Chu's scientific pedigree was often touted as an asset by the administration. The White House tapped Chu to help figure out how to cap BP's ruptured Macondo well during the 2010 Gulf oil spill, crediting him with helping to devise the ultimate solution for capping the well.
Detractors complained that the bookish physicist's awkward style made it hard for him to push a compelling message promoting renewable or alternative fuels.
Under his watch, big increases in U.S. wind and solar power development were overshadowed by new methods to get at old-fashioned energy sources: crude oil and natural gas.
Kevin Book, managing director at Washington energy research firm ClearView Energy Partners LLC, said the shale natural gas boom in particular upended Chu's agenda.
"Secretary Chu came to Washington to transform America's energy infrastructure and he's going to leave Washington where natural gas has transformed the viability of everything he cared about," said Book.
That oil and gas bonanza has helped to put the country on track to its long-sought after goal of energy self sufficiency, but environmental groups have raised concerns about continued reliance on carbon-releasing fuels.
BAD BET ON SOLYNDRA
The fallout from Solyndra, a "bad bet" that was once a crown jewel of the Obama's renewable energy policy, engulfed Chu in a political firestorm.
Solyndra was supposed to be a success story in the White House's effort to promote green energy and create jobs.
But, after the federal loan aid and visits from President Obama and Vice President Joe Biden, Solyndra filed for bankruptcy in September 2011. The Republican-led House of Representatives probe into the government's aid to Solyndra then kicked into high gear.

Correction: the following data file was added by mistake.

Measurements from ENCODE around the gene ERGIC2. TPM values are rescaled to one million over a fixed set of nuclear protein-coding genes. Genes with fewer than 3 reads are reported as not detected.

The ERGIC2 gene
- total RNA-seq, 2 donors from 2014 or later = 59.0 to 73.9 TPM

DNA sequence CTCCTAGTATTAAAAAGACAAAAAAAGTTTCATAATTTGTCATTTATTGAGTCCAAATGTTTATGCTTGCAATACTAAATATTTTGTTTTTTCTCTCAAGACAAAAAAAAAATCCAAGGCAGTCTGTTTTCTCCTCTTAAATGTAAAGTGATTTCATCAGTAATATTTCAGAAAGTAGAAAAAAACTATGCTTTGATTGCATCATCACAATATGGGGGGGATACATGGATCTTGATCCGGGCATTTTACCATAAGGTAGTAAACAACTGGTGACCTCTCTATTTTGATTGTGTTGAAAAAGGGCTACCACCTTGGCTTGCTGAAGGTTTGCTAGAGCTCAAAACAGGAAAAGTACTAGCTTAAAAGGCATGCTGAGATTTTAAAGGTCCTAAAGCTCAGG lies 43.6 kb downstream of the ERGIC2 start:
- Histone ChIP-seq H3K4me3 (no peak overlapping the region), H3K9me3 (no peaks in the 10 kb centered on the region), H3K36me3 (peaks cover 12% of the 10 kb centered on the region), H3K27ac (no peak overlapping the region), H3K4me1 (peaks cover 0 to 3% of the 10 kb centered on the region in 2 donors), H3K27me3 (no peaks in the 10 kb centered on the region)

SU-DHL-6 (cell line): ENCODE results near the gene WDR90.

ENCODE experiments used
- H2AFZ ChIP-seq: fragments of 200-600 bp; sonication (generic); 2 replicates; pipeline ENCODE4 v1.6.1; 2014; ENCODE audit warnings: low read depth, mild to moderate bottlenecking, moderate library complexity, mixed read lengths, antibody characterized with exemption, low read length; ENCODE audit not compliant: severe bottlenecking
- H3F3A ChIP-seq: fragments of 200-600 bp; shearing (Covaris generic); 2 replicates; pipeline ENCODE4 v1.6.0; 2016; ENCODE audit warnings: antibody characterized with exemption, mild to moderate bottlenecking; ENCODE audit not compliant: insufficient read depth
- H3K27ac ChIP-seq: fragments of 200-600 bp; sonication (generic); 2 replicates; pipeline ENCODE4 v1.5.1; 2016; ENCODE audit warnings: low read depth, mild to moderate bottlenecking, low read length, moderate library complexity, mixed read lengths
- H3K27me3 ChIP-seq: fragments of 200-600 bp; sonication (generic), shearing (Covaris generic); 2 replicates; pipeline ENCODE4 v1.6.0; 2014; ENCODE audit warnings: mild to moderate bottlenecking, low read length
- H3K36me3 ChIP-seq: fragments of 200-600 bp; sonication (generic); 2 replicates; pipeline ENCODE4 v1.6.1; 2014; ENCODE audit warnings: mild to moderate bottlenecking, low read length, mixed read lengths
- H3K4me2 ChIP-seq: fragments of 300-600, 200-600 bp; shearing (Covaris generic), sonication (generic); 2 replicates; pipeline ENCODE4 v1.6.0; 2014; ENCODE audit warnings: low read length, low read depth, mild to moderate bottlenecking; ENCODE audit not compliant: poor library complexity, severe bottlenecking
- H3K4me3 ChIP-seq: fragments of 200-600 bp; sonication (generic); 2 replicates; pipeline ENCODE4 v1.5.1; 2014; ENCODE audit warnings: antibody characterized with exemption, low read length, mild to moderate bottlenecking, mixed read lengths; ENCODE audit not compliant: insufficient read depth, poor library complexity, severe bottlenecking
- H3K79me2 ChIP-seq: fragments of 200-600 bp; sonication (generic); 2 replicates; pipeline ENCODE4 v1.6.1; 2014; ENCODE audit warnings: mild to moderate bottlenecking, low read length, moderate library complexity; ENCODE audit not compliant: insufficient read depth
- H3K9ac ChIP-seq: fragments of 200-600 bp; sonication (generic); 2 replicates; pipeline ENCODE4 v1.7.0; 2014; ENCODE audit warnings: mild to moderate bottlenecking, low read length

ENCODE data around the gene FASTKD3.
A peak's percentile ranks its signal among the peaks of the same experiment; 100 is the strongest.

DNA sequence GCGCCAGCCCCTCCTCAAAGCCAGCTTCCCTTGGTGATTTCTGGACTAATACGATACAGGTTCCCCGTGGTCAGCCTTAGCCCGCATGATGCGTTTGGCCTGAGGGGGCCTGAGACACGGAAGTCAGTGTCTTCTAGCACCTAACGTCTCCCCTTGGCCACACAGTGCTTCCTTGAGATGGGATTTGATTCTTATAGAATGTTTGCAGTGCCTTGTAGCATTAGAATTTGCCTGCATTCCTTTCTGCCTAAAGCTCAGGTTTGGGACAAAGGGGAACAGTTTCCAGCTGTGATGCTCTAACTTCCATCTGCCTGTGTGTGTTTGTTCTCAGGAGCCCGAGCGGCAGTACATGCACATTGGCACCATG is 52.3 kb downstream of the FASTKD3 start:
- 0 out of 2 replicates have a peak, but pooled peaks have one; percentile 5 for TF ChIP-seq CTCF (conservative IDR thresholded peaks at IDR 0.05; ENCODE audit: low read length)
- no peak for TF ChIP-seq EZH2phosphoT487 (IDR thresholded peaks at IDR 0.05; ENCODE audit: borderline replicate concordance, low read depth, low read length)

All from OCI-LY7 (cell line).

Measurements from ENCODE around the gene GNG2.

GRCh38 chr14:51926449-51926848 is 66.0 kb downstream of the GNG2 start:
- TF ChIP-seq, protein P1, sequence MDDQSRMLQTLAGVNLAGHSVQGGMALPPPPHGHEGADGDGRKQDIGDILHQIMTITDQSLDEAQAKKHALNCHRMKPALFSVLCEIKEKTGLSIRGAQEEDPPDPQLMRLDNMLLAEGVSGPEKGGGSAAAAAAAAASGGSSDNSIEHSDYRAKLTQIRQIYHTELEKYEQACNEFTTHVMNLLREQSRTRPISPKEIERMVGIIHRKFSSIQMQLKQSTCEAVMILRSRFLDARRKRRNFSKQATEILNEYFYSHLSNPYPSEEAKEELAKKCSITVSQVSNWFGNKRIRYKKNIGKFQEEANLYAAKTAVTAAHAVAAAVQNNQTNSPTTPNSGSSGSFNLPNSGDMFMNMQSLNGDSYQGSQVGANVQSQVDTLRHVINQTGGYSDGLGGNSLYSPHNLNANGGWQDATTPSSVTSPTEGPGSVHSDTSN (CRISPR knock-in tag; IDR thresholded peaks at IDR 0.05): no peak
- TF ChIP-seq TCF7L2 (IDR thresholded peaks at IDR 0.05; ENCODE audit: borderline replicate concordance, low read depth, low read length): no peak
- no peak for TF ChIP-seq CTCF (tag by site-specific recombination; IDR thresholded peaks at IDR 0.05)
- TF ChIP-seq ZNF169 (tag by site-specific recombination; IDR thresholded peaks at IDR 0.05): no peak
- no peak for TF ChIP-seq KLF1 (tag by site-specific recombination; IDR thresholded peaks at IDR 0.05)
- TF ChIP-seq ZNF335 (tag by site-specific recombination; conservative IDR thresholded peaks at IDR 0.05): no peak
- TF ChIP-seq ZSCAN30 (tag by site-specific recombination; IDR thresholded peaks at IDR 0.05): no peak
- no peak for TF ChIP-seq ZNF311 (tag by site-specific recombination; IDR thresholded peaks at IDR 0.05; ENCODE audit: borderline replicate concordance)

"The fact that he was not extremely well versed in how to handle folks on Capitol Hill probably created a more adversarial atmosphere than there needed to be," said Salo Zelermyer, an attorney with Washington law firm Bracewell & Giuliani who served as senior counsel at the Energy Department during the Bush Administration.
The department's advanced battery grant program has also experienced some high profile setbacks, with battery maker A123 also filing for bankruptcy.
Despite the negative optics, though, analysts have said it would be unrealistic to expect such a large portfolio of projects to be without failures.
The full impact of the department's efforts is not yet clear, but Chu helped place the nation on a path to compete in the global clean energy market, said Joshua Freed, director of clean energy program at the think-tank Third Way.
"The secretary was brought in because he had an understanding and vision for how to innovate," Freed said. "He actually did that quite well."
Martin Lagod, managing director and co-founder of venture capital firm Firelake Capital Management, said Chu's most important legacy was ARPA-e, the DOE entity that promotes high-impact energy technologies not yet ready for prime-time.
"It is a beautiful program and frankly should be funded bigger and better. ... It's a great catalyst for creative and innovative thinking. A good role for government is to help spur and fund basic research and to me this is a very good example of it in the DOE," said Lagod.
(Additional reporting by Jeff Mason, Roberta Rampton and Timothy Gardner; Editing by Ros Krasny and Doina Chiacu)